Although plaintiff filed his petition for relief in April 1991, he delayed setting a hearing on it. The initial hearing date was November 22, 1993. Notice of the hearing was served on defendant on October 12, 1993; on that same day, the petition was also served on defendant for the first time. The explanation given by plaintiff's attorney for this lapse of two and one-half years between the time the petition was filed and the time it was served on defendant is that the attorney “lost contact” with plaintiff.
The date of the hearing was changed twice, with the court ultimately denying the petition on February 4, 1994. Thereafter, plaintiff filed this appeal from the order of denial.
CONTENTIONS ON APPEAL
On appeal, plaintiff contends the trial court was required to grant him relief from filing an untimely claim with defendant because (1) his late filing was due to excusable neglect, (2) his lengthy delay in setting a hearing on the petition was not a factor to be considered by the court, (3) defendant did not show it would be prejudiced if the petition were granted, and (4) prejudice will not be presumed.
Under section 945.4, a person seeking to sue a public entity “for money or damages” must generally first file a claim with that entity. As we have already noted (see fn. 1), this claim must be filed within six months of the accrual of the plaintiff's cause of action, and if it is not timely filed, the plaintiff must then file, under section 911.4, a request with the public entity for permission to file a late claim. If such request is denied, the plaintiff's next step is to invoke the provisions of section 946.6 and petition the court for relief from the claim-filing requirements of section 945.4.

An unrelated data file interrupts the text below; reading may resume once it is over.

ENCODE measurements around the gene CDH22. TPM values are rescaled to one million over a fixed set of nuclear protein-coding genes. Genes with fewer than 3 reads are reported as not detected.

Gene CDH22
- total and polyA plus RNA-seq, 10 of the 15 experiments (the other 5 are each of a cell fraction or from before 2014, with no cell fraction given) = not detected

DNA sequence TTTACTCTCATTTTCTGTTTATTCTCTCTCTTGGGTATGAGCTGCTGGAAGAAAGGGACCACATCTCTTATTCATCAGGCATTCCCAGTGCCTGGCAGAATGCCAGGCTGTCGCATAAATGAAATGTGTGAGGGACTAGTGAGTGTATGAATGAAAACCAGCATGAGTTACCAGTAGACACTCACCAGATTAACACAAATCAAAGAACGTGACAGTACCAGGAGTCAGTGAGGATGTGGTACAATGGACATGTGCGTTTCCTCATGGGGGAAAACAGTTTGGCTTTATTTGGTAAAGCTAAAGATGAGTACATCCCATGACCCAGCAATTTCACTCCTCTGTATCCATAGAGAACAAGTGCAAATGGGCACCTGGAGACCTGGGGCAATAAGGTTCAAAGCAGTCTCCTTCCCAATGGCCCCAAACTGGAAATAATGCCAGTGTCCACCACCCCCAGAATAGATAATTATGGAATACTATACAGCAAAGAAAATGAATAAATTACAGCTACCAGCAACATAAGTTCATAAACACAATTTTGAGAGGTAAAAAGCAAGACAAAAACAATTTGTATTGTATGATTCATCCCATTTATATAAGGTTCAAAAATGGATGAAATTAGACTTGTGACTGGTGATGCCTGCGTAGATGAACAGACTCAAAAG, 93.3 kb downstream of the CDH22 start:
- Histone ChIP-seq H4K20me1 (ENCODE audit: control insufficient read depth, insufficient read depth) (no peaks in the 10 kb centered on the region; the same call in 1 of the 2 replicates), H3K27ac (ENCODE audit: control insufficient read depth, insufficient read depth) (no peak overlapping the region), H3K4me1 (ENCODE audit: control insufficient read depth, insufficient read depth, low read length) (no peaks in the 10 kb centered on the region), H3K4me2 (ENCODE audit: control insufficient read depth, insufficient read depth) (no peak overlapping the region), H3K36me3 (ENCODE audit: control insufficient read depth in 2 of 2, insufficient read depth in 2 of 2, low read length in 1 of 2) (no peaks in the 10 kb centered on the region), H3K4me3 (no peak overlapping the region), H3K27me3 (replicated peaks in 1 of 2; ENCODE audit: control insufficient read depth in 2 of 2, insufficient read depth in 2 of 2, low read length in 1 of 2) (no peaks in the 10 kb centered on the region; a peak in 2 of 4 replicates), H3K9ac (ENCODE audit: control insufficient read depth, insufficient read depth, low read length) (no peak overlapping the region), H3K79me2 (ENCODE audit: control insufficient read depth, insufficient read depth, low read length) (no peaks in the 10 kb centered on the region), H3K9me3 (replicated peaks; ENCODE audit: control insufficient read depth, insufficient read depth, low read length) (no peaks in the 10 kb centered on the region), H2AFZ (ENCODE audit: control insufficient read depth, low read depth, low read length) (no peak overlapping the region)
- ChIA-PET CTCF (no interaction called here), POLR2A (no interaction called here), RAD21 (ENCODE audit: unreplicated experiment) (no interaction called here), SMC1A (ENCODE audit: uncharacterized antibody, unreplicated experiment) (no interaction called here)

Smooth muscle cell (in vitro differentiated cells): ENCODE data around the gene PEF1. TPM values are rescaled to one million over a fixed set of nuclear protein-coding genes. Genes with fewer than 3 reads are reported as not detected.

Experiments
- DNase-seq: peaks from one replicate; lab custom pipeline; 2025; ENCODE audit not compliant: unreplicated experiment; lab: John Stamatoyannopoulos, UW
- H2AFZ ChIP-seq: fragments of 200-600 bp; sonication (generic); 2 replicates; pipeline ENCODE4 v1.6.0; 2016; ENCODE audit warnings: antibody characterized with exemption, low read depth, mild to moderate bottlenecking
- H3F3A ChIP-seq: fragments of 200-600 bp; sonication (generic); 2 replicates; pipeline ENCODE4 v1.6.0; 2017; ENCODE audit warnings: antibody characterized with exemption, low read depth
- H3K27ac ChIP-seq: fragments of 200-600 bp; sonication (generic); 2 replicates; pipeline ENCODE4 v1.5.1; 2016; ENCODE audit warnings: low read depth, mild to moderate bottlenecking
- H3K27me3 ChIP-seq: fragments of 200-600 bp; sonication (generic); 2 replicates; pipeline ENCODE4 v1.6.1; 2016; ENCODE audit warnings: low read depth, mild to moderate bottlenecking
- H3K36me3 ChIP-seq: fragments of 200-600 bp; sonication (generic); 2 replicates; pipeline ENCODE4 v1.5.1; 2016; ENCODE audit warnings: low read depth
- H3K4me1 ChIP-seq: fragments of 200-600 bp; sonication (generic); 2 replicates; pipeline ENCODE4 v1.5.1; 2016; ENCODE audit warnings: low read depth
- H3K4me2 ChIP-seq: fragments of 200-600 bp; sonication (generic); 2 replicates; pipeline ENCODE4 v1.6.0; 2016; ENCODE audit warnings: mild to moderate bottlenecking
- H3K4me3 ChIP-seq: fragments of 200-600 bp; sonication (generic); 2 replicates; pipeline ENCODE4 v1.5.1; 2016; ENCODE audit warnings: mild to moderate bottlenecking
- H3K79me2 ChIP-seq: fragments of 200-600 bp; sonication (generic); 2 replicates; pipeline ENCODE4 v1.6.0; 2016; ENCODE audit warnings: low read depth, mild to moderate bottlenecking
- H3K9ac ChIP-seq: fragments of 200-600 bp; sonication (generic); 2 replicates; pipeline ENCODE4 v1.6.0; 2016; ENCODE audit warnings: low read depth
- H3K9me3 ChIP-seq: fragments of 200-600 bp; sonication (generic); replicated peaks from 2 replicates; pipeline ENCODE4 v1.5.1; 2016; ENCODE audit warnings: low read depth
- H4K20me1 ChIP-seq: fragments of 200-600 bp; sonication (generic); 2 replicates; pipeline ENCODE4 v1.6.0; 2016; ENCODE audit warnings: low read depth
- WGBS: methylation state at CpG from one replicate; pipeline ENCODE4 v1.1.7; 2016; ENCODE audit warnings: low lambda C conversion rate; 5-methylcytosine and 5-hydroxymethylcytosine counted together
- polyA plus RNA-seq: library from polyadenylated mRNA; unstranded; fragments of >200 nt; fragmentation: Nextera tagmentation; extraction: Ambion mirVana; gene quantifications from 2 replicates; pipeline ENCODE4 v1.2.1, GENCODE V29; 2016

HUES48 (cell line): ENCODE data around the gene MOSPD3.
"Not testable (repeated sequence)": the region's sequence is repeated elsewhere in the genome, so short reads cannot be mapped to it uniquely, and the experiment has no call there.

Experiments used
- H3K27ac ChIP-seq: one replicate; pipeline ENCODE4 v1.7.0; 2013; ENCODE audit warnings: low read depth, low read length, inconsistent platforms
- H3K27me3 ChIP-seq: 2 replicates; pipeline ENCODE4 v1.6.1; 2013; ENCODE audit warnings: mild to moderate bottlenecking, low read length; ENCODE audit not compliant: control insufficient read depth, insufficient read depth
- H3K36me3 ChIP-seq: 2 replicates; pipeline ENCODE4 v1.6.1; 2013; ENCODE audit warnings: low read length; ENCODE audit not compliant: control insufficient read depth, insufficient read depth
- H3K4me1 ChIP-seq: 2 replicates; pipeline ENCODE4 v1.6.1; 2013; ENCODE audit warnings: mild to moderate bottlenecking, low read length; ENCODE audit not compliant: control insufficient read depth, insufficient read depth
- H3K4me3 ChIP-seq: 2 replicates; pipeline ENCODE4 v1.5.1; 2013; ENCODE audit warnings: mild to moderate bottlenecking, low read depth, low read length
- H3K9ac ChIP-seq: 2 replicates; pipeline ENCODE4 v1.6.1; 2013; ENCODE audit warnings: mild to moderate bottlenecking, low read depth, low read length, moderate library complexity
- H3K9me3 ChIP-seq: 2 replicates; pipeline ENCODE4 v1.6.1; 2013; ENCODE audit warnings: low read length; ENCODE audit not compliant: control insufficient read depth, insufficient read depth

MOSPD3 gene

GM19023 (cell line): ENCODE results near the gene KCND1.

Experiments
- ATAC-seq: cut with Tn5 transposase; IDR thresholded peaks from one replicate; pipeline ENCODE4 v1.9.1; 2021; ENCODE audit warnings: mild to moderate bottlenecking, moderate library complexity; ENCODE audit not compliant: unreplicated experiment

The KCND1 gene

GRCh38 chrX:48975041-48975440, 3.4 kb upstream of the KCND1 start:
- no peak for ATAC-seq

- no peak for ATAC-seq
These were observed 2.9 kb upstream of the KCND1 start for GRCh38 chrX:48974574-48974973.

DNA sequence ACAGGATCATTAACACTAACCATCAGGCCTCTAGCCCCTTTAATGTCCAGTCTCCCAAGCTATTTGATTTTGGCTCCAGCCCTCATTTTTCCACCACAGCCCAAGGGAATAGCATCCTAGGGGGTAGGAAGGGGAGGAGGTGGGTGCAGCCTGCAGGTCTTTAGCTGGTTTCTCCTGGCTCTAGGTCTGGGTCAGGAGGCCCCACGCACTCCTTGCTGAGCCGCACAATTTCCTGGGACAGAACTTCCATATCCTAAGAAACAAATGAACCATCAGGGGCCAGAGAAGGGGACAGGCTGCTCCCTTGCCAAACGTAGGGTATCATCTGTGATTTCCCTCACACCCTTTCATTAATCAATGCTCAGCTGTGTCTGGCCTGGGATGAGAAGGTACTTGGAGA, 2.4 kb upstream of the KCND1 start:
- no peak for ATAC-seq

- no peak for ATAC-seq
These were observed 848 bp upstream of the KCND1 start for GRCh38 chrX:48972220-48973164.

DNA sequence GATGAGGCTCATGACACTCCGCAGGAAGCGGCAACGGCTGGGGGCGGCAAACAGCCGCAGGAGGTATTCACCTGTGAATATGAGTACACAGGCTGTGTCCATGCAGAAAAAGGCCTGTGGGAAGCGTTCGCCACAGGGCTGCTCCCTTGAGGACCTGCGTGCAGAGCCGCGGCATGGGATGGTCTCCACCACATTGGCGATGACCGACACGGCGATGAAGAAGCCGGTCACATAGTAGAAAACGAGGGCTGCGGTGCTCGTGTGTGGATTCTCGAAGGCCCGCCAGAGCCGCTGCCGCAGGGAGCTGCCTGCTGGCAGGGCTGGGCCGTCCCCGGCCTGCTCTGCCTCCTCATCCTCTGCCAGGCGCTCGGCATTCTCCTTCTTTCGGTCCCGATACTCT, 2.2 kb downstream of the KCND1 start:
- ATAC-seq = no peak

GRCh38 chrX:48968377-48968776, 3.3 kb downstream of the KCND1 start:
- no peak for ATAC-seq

Under subdivision (c)(1) of section 946.6, when a petition for relief is filed with the court, the court “shall relieve the petitioner” from the claim-filing provisions in section 945.4 if the court finds (1) “that the application to the board under Section 911.4 was made within a reasonable time not to exceed that specified in subdivision (b) of section 911.4 [one year after accrual of plaintiff's cause of action] and was denied or deemed denied pursuant to Section 911.6” and (2) that “The failure to present the claim was through mistake, inadvertence, surprise, or excusable neglect unless the public entity establishes that it would be prejudiced in the defense of the claim if the court relieves the petitioner from Section 945.4.” (Emphasis added.)
Under the provisions of subdivision (e) of section 946.6, the trial court makes an independent determination of the merits of the petition. “The determination shall be made upon the basis of the petition, any affidavits in support of or in opposition to the petition, and any additional evidence received at the hearing on the petition.” (Ibid.) “[T]he showing required for relief under section 946.6 because of mistake, inadvertence, surprise, or excusable neglect is the same as required under Code of Civil Procedure section 473 for relieving a party from a default judgment [citation].” (Ebersol v. Cowan (1983) 35 Cal.3d 427, 435, 197 Cal.Rptr. 601, 673 P.2d 271.)
“The determination of the trial court in granting or denying a petition for relief under section 946.6 will not be disturbed on appeal except for an abuse of discretion. [Citation.] ․ [¶] Section 946.6 is a remedial statute intended to provide relief from technical rules which otherwise provide a trap for the unwary claimant. [Citation.]” (Ebersol v. Cowan, supra, 35 Cal.3d at p. 435, 197 Cal.Rptr. 601, 673 P.2d 271, fn. omitted.) The statute exists because of the policy that cases should be heard on their merits whenever possible, and therefore, doubts should be resolved in favor of the person petitioning for relief. For that reason, an appellate court will be more rigorous in reviewing a denial of relief than in reviewing a decision to grant relief. (Ibid.)